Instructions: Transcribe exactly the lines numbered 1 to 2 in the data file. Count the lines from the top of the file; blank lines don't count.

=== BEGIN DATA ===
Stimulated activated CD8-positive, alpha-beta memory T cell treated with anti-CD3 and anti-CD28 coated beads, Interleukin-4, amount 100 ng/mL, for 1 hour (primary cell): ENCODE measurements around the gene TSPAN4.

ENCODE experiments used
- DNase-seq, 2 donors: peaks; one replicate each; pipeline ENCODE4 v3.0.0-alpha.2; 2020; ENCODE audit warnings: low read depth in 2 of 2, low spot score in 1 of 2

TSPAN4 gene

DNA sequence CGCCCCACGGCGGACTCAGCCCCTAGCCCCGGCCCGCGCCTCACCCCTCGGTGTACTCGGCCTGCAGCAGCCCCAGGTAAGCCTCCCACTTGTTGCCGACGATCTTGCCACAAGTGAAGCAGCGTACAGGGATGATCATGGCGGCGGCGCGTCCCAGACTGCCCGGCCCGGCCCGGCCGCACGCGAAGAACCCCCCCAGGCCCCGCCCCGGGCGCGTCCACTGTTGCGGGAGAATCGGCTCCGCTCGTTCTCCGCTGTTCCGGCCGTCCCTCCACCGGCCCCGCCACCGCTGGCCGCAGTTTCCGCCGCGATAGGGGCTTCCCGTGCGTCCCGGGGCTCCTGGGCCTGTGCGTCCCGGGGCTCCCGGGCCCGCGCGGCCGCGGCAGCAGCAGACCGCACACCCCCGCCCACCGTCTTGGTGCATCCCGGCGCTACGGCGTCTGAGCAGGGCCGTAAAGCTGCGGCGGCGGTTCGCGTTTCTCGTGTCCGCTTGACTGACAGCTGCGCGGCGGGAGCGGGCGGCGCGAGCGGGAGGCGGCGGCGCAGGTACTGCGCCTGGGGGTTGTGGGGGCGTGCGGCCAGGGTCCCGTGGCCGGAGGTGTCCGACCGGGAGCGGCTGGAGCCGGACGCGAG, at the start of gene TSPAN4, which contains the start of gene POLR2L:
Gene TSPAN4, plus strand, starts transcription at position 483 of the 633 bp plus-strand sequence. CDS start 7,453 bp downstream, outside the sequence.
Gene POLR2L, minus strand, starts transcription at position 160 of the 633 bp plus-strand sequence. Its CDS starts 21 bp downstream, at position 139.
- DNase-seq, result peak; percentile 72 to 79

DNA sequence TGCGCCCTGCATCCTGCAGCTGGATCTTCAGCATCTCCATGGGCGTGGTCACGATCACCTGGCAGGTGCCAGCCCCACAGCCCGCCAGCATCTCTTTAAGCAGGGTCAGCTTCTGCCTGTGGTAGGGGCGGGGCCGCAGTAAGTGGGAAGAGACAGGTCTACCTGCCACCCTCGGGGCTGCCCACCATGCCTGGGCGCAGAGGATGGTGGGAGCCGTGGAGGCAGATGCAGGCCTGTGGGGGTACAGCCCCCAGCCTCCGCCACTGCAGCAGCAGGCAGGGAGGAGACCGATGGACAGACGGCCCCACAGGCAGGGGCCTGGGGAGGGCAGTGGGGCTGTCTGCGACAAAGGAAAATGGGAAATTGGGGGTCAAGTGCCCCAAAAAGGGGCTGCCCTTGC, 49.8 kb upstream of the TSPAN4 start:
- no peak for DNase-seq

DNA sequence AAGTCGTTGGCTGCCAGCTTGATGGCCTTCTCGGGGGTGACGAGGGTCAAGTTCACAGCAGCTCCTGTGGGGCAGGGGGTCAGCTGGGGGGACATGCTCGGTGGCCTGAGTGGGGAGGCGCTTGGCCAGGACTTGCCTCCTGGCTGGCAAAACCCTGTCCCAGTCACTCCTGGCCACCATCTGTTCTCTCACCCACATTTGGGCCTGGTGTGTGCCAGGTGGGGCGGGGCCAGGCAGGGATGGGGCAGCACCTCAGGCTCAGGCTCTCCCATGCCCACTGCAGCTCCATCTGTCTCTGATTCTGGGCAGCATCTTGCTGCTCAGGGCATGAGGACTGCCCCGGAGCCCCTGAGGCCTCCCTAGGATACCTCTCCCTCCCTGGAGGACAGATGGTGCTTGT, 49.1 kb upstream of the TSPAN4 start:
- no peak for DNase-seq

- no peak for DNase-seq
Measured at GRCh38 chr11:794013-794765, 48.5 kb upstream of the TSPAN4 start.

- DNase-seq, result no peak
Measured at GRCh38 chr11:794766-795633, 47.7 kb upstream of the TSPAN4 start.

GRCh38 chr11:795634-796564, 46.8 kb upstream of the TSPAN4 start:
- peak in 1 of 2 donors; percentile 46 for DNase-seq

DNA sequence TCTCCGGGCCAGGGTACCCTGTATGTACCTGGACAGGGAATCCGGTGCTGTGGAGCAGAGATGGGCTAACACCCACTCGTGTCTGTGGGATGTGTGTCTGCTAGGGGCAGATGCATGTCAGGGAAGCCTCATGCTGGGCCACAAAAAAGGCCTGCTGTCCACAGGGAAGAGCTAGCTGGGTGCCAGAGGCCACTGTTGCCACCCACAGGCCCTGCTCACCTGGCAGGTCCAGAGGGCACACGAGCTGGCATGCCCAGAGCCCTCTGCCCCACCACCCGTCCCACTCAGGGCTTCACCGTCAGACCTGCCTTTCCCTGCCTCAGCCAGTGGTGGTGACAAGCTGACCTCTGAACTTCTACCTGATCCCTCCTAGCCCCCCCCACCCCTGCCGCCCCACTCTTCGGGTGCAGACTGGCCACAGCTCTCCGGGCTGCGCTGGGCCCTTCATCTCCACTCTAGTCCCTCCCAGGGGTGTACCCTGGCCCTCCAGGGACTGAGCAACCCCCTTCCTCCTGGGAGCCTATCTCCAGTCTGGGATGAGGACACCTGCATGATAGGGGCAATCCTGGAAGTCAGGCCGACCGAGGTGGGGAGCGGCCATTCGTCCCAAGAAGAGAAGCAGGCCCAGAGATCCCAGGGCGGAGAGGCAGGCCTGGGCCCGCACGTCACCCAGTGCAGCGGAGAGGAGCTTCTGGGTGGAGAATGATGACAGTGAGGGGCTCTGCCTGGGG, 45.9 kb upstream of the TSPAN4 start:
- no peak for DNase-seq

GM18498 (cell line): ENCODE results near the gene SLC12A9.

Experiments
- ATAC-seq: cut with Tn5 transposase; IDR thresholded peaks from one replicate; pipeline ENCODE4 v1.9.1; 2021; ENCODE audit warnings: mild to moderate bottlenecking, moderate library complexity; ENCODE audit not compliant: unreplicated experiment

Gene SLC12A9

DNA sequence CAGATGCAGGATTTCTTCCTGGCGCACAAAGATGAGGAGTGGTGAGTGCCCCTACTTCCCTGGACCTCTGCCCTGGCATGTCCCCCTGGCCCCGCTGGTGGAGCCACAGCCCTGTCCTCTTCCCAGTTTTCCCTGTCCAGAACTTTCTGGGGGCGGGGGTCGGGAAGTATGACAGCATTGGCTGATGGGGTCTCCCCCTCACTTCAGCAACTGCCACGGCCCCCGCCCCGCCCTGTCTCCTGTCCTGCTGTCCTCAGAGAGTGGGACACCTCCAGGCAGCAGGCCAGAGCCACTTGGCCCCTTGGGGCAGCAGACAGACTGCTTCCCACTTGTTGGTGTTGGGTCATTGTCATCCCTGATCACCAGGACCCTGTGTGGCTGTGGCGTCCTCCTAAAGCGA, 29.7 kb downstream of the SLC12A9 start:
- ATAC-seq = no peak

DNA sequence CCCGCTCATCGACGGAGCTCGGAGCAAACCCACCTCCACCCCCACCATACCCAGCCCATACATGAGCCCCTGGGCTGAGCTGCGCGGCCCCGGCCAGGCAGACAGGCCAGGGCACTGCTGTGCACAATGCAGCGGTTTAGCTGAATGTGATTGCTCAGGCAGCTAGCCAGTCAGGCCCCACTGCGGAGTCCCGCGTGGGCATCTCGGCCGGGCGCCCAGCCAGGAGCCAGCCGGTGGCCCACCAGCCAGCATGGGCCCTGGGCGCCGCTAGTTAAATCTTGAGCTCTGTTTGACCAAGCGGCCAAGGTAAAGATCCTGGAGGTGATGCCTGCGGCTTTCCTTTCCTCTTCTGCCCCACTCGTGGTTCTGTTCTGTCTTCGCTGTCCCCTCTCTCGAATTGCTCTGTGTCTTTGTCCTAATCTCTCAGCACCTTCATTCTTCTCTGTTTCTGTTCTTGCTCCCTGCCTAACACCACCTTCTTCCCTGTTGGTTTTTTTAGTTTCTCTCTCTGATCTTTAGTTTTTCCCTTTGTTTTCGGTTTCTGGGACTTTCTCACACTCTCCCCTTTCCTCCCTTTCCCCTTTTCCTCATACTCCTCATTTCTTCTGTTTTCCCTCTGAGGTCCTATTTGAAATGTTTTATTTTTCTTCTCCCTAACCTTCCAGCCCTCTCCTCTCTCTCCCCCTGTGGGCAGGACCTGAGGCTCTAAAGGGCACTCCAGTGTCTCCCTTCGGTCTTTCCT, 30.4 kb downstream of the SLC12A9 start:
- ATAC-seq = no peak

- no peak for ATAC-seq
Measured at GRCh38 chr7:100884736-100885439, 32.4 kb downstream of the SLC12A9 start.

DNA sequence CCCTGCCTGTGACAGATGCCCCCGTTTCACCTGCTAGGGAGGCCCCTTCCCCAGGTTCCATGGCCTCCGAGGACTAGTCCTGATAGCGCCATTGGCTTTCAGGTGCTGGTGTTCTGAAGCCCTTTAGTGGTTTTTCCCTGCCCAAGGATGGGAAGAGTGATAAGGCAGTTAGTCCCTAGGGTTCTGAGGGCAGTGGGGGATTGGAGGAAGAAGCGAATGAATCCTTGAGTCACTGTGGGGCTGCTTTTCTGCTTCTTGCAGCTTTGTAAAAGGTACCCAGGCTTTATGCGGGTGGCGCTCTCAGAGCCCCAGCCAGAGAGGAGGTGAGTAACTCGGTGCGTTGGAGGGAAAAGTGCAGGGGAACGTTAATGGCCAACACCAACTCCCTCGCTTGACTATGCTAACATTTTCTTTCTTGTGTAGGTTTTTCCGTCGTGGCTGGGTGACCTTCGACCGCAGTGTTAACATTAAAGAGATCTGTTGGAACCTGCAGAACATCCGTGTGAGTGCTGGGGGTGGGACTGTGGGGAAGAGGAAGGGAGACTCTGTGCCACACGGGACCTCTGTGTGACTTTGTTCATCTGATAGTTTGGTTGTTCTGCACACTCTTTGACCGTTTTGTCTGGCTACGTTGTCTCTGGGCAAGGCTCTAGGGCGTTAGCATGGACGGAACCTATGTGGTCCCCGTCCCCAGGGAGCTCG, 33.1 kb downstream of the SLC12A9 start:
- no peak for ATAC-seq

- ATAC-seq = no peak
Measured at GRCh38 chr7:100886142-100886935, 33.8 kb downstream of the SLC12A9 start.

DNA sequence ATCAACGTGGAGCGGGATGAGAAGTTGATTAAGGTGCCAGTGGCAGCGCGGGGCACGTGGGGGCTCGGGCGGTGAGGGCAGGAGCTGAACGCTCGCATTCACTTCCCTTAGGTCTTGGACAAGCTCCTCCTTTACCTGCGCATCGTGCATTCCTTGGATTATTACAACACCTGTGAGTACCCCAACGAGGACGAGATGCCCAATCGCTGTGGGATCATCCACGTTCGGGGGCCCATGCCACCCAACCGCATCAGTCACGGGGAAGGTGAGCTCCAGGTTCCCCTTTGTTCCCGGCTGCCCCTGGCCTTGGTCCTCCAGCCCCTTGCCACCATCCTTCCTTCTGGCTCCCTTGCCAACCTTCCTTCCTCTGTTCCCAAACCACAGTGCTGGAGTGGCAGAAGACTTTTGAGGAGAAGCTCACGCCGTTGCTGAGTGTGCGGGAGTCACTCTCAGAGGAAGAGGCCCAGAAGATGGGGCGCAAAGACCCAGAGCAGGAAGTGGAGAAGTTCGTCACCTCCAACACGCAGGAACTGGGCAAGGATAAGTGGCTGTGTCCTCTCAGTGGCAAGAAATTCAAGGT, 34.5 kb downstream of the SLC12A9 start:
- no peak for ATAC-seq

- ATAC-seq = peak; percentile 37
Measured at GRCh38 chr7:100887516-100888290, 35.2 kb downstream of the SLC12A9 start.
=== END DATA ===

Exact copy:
Stimulated activated CD8-positive, alpha-beta memory T cell treated with anti-CD3 and anti-CD28 coated beads, Interleukin-4, amount 100 ng/mL, for 1 hour (primary cell): ENCODE measurements around the gene TSPAN4.

ENCODE experiments used